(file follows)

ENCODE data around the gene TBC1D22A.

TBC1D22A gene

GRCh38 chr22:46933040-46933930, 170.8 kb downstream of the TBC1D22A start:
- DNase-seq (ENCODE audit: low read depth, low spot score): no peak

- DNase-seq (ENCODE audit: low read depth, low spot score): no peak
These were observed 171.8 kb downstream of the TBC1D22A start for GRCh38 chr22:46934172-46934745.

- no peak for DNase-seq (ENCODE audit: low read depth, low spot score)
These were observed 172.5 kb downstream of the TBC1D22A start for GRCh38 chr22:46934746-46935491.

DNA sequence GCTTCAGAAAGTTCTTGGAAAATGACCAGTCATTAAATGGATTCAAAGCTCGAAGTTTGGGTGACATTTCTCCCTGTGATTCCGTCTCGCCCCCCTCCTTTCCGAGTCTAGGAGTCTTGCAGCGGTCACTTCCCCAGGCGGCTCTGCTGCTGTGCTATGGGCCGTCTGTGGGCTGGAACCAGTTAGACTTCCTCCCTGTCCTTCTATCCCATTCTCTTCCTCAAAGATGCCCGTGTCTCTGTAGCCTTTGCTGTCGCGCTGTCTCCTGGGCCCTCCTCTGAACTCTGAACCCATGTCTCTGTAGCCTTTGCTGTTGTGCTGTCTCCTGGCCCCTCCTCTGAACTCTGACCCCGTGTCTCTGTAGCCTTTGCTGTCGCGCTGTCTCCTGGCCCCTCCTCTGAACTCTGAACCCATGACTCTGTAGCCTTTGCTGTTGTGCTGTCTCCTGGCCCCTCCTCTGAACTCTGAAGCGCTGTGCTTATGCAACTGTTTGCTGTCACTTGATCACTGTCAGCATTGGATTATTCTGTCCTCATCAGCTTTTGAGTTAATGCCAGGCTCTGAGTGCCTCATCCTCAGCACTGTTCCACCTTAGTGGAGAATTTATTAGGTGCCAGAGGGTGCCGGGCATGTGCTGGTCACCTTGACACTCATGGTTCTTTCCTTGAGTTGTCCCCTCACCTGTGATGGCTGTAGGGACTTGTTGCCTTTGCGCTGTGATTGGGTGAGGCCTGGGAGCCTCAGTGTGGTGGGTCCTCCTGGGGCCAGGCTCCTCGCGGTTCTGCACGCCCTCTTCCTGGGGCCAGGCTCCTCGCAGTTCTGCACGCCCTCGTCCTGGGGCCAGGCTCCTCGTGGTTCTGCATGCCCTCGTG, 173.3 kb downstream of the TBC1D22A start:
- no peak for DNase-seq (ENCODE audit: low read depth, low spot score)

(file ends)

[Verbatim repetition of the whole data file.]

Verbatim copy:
ENCODE data around the gene TBC1D22A.

TBC1D22A gene

GRCh38 chr22:46933040-46933930, 170.8 kb downstream of the TBC1D22A start:
- DNase-seq (ENCODE audit: low read depth, low spot score): no peak

- DNase-seq (ENCODE audit: low read depth, low spot score): no peak
These were observed 171.8 kb downstream of the TBC1D22A start for GRCh38 chr22:46934172-46934745.

- no peak for DNase-seq (ENCODE audit: low read depth, low spot score)
These were observed 172.5 kb downstream of the TBC1D22A start for GRCh38 chr22:46934746-46935491.

DNA sequence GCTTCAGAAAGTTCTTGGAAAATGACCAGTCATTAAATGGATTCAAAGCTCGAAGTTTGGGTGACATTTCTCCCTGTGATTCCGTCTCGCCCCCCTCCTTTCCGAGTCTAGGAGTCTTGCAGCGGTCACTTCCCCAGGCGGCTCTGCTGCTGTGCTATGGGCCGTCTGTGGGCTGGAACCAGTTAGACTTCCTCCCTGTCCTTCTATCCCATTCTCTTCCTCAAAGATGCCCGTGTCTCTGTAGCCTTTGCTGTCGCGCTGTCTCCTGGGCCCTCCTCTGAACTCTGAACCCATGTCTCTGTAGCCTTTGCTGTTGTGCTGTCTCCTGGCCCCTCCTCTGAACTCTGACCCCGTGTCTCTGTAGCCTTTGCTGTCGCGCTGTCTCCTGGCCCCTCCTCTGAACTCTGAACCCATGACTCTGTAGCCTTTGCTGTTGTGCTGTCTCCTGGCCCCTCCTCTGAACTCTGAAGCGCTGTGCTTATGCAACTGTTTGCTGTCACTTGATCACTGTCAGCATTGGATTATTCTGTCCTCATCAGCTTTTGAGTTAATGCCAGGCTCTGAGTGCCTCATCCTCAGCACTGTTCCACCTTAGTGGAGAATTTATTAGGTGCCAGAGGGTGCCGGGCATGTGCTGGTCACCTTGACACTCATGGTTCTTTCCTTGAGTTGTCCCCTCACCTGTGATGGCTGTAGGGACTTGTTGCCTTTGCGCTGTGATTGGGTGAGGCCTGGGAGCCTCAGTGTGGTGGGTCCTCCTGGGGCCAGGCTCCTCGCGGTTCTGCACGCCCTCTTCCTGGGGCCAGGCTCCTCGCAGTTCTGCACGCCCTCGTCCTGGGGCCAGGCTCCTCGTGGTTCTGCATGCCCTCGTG, 173.3 kb downstream of the TBC1D22A start:
- no peak for DNase-seq (ENCODE audit: low read depth, low spot score)